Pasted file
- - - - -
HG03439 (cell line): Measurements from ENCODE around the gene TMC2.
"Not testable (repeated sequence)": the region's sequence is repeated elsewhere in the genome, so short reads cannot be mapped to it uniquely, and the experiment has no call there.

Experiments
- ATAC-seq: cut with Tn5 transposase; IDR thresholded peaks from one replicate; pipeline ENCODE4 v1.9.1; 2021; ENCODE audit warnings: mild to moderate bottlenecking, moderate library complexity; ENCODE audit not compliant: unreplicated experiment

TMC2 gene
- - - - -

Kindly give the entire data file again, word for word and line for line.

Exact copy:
HG03439 (cell line): Measurements from ENCODE around the gene TMC2.
"Not testable (repeated sequence)": the region's sequence is repeated elsewhere in the genome, so short reads cannot be mapped to it uniquely, and the experiment has no call there.

Experiments
- ATAC-seq: cut with Tn5 transposase; IDR thresholded peaks from one replicate; pipeline ENCODE4 v1.9.1; 2021; ENCODE audit warnings: mild to moderate bottlenecking, moderate library complexity; ENCODE audit not compliant: unreplicated experiment

TMC2 gene